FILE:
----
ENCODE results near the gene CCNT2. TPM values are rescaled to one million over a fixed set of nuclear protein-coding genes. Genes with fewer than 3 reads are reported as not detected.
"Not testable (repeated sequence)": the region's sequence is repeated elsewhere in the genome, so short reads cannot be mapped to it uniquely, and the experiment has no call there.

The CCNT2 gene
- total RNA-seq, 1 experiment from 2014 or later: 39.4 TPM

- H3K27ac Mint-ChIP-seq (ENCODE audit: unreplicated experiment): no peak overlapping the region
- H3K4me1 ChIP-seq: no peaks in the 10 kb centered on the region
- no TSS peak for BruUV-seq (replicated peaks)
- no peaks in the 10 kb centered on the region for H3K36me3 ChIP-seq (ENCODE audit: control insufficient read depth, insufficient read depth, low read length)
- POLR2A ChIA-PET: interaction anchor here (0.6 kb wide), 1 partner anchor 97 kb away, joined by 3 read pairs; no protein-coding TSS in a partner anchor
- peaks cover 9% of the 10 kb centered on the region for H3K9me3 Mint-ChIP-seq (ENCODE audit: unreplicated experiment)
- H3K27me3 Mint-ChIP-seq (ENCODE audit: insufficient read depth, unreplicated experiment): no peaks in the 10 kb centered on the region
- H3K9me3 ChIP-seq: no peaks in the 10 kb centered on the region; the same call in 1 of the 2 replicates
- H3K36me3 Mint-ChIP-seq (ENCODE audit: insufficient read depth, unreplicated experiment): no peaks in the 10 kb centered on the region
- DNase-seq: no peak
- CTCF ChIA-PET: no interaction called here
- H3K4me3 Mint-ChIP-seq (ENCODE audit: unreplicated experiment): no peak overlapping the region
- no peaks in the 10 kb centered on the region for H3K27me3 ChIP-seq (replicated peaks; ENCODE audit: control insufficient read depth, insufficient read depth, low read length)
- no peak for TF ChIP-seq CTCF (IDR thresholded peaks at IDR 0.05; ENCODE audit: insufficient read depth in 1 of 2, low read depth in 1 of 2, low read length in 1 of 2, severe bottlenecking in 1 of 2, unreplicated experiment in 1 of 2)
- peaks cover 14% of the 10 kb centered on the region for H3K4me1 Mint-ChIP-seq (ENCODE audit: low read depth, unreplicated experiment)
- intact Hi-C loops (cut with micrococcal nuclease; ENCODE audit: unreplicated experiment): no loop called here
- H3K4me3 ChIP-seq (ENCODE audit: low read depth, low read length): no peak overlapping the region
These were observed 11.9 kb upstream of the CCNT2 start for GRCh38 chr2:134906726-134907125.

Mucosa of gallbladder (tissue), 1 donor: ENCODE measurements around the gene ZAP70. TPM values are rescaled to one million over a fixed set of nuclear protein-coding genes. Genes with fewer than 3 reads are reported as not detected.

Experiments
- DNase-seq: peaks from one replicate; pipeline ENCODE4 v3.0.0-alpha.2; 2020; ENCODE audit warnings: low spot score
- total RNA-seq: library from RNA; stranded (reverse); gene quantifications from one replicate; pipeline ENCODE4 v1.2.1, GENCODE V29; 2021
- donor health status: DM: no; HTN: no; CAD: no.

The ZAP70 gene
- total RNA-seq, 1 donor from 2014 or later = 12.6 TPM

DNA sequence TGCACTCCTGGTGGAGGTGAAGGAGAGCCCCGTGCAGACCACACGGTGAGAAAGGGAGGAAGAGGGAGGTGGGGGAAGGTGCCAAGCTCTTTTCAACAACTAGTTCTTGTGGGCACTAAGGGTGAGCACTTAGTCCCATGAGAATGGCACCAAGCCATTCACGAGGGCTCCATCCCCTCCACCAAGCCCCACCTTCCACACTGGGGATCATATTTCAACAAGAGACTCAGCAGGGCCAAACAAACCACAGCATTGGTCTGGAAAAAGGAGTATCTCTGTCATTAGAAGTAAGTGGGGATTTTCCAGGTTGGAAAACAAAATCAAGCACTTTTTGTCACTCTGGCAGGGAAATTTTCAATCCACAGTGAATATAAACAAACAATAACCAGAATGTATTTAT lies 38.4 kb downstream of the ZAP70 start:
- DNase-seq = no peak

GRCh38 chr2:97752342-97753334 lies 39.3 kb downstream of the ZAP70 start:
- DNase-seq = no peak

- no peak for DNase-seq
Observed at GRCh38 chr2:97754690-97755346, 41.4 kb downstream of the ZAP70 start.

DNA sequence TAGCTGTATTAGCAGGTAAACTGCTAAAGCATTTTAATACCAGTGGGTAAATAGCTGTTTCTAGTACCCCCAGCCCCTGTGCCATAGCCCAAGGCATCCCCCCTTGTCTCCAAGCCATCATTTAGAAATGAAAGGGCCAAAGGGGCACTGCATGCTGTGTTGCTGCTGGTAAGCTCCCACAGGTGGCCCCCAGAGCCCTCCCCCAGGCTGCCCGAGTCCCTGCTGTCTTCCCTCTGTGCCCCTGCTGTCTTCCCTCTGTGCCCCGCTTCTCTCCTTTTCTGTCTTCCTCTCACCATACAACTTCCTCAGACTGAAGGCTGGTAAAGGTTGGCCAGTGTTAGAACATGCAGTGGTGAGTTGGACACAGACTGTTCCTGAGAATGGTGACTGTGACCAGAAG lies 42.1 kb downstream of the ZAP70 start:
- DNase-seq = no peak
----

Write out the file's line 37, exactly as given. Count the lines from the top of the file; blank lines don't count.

- DNase-seq = no peak